“I’ve got some news. I’m pregnant!”
“Congratulations! Is it a boy or a girl?”
Why is it that when we find out someone’s going to have a baby we immediately fixate on its gender?
Assuming a baby’s gender would be the same as assuming their sexual orientation, what taste in music they’ll grow up to have, whether or not they’ll go to university and who they’ll prefer, Ant or Dec.
It’s impossible to know these things before the child has experienced the world for themselves and is able to verbalise an answer based on their own feelings.
So why when it comes to gender do, not the only parents, but society think it has any right to proclaim a child’s gender without their permission and before they even understand what gender is?
I popped out as a whopping 10lbs 4oz baby and with a visible vagina. From that point onwards I was declared a “girl”. The only thing that should have been declared at that point was that I was a big ass baby. My gender should have been left untouched. That was not the business of my parents and it certainly wasn’t the business of my mother’s midwife.
As I entered childhood I was raised according to this conclusion and society’s idea of what it means to be female. I was put in a pink dress, I was given a Barbie and I was exposed to the Spice Girls - I’m not complaining about that last one though; they were epic.
However society got it wrong. My parents got it wrong. My mother’s midwife got it wrong. Because despite what they believed, I wasn’t a little girl. I was a little person.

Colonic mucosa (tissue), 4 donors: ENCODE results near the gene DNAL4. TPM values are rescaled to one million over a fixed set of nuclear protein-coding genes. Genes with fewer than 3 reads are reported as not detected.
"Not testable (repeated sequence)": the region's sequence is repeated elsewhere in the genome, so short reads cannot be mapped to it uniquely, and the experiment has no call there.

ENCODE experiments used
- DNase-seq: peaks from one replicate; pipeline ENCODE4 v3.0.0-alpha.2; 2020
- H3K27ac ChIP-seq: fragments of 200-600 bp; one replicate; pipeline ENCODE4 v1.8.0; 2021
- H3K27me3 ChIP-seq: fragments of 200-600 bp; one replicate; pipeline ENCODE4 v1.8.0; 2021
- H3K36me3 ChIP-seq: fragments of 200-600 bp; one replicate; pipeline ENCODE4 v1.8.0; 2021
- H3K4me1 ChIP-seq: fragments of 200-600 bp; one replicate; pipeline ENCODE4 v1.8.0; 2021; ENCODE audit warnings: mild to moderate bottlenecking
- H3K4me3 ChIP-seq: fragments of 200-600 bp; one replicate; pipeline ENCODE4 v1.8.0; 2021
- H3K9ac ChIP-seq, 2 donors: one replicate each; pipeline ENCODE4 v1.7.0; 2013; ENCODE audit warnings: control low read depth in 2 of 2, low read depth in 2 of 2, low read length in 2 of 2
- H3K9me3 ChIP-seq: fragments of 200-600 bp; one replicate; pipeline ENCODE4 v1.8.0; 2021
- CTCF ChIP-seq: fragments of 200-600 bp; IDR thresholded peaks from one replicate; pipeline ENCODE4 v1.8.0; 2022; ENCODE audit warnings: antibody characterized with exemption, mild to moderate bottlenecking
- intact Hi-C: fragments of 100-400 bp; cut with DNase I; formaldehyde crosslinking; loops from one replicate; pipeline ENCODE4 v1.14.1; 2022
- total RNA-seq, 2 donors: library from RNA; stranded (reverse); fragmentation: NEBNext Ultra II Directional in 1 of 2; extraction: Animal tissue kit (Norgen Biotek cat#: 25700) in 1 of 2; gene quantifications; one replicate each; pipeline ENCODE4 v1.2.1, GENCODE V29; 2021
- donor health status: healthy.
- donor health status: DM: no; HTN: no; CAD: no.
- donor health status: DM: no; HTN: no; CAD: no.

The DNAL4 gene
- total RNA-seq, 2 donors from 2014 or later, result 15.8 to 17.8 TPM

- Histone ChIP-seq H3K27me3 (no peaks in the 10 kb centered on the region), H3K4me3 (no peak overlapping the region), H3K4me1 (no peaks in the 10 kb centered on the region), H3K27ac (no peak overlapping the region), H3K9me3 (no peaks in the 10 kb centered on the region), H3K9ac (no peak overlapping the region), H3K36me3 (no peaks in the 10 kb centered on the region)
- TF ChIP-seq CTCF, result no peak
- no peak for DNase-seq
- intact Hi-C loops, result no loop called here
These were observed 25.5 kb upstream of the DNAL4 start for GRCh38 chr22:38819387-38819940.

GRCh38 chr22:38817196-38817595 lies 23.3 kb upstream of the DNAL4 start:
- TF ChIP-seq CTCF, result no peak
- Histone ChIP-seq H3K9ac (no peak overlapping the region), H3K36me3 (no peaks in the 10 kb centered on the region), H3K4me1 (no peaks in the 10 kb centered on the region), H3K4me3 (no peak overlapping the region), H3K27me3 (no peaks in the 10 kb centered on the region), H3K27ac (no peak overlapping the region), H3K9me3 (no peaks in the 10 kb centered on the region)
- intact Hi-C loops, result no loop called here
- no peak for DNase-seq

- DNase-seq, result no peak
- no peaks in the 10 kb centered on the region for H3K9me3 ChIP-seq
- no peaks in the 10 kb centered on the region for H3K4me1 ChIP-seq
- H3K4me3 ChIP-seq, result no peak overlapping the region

I soon developed my own sense of style and identity by switching dresses for camo pants and Polly Pocket for Action Man. I gravitated heavily towards the boys at school and dreamed of having a mullet when I grew up and scoring in the World Cup final.
Luckily my gender expression was accepted for the most part. I was allowed to wear boys’ clothes and my folks had no issue with my friends being male. However there were some occasions my gender expression was ridiculed.
I remember being around 12 and noticing that a lot of “geezers” (those of you born in the early 00s might have to Urban Dictionary that one) walked a certain way; their shoulders swaying from side to side. Wanting to be like them I decided to adopt this walk, but had it immediately shut down by someone who told me “stop walking like a bloke”.
Throughout my time at school I was regularly called a “man”, “he-she” and the worst one to date - “man beast”. Society clearly couldn’t cope with the masculinity I was presenting from my female exterior. My whole life I had these subtle and not-so-subtle digs made towards me about my assumed gender, but that was the problem - the assumption.
Until society stops assuming people’s gender based on their sex, life will continue to be hard for the hundreds of others just like me. I will still have to pay a weekly fee to talk to a therapist about this and my mood will continue to plummet every time I walk into a restaurant and get referred to as “madame”.
I know I’m in the minority, I know I’m not a parent and I know this is a controversial topic. But I’ve been subjected to having my sex forced on me and being told it’s my gender my entire life. And nobody, until my counsellor four months ago, ever bothered to take a step back and actually ask me how I felt in all of this.
I cannot thank my counsellor enough for asking me “what gender do you identify as?” as for the first time in my life, there was no assuming. I was given permission to fully explore my gender (without judgement) and it allowed me the opportunity to reevaluate things and say how I really felt.
That question unlocked a door for me that I didn’t know existed and as I stepped through into a new, unknown world, I found one that was more free and more suited to who I really am. Every child should have that opportunity.